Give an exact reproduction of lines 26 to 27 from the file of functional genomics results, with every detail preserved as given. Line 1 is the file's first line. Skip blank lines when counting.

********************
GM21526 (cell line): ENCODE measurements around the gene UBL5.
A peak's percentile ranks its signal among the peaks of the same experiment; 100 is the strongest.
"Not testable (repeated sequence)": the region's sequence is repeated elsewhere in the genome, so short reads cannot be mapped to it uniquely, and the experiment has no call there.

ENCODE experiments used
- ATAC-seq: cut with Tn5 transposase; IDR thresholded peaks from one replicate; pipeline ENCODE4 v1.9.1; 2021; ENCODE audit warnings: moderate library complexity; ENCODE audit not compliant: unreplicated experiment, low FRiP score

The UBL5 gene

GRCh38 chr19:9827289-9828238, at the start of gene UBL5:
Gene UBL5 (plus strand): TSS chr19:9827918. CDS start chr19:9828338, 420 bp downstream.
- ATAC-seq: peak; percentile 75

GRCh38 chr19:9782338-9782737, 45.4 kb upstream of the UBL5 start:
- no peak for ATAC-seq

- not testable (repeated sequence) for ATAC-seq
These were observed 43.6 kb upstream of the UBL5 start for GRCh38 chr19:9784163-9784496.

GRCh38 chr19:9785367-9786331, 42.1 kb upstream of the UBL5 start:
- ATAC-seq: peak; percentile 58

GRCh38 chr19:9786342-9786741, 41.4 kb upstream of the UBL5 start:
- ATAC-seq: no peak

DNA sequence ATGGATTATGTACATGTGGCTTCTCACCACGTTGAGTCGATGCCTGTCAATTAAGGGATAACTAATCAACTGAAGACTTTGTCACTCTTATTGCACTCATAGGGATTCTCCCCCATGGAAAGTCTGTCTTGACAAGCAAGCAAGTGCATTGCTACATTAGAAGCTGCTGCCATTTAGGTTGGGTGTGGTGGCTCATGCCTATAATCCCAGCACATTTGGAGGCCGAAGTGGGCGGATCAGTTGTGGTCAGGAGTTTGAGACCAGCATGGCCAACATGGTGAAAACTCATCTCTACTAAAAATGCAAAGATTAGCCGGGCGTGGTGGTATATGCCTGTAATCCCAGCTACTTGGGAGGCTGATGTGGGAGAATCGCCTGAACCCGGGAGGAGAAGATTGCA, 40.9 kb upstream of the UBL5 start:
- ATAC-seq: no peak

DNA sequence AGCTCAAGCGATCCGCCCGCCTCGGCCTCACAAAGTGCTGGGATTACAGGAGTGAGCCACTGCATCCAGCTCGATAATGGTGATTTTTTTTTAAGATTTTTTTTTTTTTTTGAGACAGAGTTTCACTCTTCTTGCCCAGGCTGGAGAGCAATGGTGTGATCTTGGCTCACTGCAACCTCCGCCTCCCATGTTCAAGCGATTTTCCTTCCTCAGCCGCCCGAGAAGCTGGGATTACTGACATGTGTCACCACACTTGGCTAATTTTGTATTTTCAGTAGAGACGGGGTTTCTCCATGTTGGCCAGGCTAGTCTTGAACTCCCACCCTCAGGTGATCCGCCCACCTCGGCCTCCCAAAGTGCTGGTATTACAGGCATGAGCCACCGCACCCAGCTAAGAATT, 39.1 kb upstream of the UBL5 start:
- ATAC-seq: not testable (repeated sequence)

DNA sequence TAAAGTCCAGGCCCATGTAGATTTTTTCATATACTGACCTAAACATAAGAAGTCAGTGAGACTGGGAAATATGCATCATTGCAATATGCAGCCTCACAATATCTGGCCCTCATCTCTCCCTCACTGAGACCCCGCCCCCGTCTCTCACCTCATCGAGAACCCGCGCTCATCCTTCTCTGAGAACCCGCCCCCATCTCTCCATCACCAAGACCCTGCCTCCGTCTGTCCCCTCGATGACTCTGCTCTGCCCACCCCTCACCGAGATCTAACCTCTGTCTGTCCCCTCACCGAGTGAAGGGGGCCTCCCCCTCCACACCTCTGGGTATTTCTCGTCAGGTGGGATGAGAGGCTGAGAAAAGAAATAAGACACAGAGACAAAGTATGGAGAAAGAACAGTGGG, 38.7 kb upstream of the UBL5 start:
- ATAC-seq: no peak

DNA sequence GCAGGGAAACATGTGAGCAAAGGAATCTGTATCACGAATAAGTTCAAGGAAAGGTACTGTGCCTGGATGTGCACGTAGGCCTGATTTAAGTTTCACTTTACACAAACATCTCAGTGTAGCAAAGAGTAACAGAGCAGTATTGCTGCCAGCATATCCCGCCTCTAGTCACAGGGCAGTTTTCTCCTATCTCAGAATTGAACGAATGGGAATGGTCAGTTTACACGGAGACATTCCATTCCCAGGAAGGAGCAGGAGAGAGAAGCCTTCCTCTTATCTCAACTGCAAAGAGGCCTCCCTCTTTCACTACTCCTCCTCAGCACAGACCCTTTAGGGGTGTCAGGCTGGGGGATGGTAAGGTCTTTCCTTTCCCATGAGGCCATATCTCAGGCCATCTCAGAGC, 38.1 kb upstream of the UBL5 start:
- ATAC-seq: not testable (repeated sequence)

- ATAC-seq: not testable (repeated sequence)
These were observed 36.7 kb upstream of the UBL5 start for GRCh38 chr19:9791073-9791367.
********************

- ATAC-seq: not testable (repeated sequence)
These were observed 36.7 kb upstream of the UBL5 start for GRCh38 chr19:9791073-9791367.